The University of Miami Law Review just published The Digital Death Conundrum: How Federal and State Laws Prevent Fiduciaries from Managing Digital Property (direct PDF link), a new article coauthored by James D. Lamm, Christina L. Kunz, Damien A. Riehl, and Peter John Rademacher. This article discusses the importance of estate planning for online accounts and other digital property, describes the types of fiduciaries that are appointed to act on behalf of an incapacitated or deceased person, and the main obstacles fiduciaries may face in dealing with digital property.
What do I mean when I say “fiduciary”? Generally, it’s a person appointed to act on your behalf. A living person may designate an agent under a power of attorney document to act on his or her behalf. If a person is incapacitated, a court may appoint a conservator (or guardian) to act on behalf of the person. If a person is deceased, a court may appoint a personal representative (also known as an executor) to act on behalf of the deceased person’s estate. A person also might establish a trust during lifetime or upon death that acquires or receives certain digital property, and the trustee acts on behalf of the trust.
Fiduciaries can run into a variety of problems when dealing with online accounts and other digital property, including passwords, data encryption, criminal laws on “exceeding authorized access,” and data privacy laws. The key federal laws that are obstacles are the Computer Fraud and Abuse Act and the Stored Communications Act (also known as the Electronic Communications Privacy Act). Online accounts also may have a restrictive Terms of Service Agreement that does not allow a user to share his or her password or allow anyone else to access his or her account.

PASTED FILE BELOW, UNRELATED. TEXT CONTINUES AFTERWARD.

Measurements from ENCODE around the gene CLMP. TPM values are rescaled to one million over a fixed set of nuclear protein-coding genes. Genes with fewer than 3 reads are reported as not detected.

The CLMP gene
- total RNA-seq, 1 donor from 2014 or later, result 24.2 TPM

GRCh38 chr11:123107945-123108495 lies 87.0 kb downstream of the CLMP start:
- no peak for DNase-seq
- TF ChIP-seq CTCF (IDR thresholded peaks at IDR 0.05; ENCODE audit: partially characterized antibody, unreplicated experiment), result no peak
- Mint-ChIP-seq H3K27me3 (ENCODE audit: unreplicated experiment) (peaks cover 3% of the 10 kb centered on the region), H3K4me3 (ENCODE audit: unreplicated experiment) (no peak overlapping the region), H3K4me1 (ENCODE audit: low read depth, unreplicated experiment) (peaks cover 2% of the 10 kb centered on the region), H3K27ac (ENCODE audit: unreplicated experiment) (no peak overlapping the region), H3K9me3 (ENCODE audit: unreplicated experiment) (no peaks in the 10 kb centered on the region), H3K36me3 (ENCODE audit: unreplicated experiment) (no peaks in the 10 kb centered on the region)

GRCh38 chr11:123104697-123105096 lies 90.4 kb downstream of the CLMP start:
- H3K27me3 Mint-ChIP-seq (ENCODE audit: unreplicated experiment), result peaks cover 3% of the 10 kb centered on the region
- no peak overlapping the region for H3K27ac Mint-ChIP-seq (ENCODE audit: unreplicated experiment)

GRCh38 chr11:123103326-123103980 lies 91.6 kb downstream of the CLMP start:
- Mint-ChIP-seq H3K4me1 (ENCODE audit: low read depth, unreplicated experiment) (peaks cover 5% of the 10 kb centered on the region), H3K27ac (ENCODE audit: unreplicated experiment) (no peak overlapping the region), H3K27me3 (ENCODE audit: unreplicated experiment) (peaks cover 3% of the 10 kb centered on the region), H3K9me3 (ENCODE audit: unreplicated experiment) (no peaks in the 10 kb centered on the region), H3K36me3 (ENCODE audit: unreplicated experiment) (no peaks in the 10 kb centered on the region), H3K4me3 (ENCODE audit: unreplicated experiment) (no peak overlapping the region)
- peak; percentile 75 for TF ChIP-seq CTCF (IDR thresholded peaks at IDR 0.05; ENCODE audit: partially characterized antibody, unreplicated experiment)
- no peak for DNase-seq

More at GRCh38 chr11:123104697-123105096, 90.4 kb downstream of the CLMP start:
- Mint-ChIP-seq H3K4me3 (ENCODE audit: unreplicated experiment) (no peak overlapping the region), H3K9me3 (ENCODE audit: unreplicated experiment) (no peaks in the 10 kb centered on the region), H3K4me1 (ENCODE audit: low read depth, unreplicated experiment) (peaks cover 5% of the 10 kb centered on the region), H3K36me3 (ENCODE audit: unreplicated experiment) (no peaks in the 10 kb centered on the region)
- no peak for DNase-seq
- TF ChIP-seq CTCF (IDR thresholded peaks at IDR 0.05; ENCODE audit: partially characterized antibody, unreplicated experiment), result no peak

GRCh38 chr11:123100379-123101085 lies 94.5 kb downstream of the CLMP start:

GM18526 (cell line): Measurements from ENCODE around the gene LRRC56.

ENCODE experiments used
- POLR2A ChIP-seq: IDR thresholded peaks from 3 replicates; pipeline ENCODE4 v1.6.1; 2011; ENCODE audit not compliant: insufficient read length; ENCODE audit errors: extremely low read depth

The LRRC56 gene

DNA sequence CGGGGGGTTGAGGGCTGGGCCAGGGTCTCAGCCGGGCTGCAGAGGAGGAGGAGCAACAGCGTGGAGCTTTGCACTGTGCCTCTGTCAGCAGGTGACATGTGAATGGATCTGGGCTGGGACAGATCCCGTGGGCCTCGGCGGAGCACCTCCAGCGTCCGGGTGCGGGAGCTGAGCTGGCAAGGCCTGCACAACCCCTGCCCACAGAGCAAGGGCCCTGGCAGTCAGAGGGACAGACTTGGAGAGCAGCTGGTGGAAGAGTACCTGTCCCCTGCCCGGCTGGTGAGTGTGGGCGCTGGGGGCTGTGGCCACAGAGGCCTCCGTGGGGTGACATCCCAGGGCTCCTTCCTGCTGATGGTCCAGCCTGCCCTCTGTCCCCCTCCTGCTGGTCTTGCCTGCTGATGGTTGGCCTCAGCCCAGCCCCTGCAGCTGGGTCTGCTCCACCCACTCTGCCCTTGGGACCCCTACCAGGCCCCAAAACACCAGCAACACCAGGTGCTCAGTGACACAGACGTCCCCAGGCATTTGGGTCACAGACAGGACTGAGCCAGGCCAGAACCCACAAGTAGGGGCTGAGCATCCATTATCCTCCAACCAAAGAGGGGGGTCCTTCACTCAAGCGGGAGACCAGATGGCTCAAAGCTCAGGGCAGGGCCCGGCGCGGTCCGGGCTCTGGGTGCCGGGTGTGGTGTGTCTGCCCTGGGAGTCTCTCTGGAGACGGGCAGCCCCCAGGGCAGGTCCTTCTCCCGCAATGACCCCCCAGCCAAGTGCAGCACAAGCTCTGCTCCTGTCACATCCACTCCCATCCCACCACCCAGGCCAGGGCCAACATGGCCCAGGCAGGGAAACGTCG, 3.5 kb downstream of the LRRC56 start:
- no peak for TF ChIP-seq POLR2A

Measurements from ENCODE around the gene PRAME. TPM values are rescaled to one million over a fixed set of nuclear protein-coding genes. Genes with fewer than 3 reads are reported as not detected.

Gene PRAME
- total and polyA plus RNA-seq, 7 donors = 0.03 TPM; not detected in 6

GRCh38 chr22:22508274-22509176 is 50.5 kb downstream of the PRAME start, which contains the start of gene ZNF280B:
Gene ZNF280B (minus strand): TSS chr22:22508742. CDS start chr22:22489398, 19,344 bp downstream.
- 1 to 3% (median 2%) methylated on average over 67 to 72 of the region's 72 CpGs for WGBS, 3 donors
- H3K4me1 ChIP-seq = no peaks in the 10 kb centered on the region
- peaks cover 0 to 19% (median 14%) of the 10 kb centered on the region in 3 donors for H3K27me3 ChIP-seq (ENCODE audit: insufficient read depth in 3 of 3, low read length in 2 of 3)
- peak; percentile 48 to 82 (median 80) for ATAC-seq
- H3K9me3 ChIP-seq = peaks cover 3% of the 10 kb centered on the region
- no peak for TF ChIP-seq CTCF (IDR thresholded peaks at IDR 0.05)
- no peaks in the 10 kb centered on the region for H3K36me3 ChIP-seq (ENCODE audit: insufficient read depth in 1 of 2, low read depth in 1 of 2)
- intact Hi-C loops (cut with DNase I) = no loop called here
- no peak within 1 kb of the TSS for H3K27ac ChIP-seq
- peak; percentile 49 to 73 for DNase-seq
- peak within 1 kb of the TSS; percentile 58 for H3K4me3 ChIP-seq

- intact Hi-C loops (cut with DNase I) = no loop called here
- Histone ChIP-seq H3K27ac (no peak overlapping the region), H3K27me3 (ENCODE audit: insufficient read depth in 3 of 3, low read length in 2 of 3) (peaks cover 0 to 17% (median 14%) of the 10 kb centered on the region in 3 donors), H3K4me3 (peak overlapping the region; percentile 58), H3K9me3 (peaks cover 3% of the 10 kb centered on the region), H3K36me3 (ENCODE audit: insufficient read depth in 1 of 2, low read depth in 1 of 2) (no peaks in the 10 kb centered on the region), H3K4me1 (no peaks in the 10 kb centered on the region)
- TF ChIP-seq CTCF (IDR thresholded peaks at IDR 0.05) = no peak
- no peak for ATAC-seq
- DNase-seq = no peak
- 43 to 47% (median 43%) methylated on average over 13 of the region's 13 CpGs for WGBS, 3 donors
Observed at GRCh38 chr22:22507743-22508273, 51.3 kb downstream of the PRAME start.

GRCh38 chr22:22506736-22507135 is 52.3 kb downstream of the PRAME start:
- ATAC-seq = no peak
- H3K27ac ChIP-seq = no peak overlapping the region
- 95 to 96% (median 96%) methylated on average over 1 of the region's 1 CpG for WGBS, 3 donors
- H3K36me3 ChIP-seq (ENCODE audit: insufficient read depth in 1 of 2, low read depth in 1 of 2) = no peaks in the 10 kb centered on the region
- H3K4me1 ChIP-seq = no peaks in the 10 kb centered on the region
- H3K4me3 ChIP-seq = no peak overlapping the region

The article proposes brief and focused amendments to the federal Computer Fraud and Abuse Act and to the Stored Communications Act to resolve the uncertainty of fiduciary authority and access to digital property. The article also describes an early draft of the Uniform Law Commission’s Fiduciary Access to Digital Assets model act, which is a model for state legislatures to enact that provides clear authority under state law for fiduciaries to access, manage, and deal with online accounts and other digital property. I’m hopeful that the Fiduciary Access to Digital Assets model act will be finalized in 2014 so that states can begin the process of considering and enacting it.
The article includes a sample will provision to consider that grants powers and authority over digital property to the personal representative of a decedent’s estate. Finally, the article includes a stand-alone sample Authorization and Consent for Release of Electronically Stored Information document to consider that authorizes fiduciaries to receive digital property for purposes of the Computer Fraud and Abuse Act and the Stored Communications Act. As noted in this blog’s disclaimer below, these sample provisions are intended for general educational and information purposes only—they should not be construed or relied upon as legal advice or opinion on any specific facts or circumstances, and you should consult with an attorney licensed to practice in your state concerning your own situation and any specific legal questions you may have.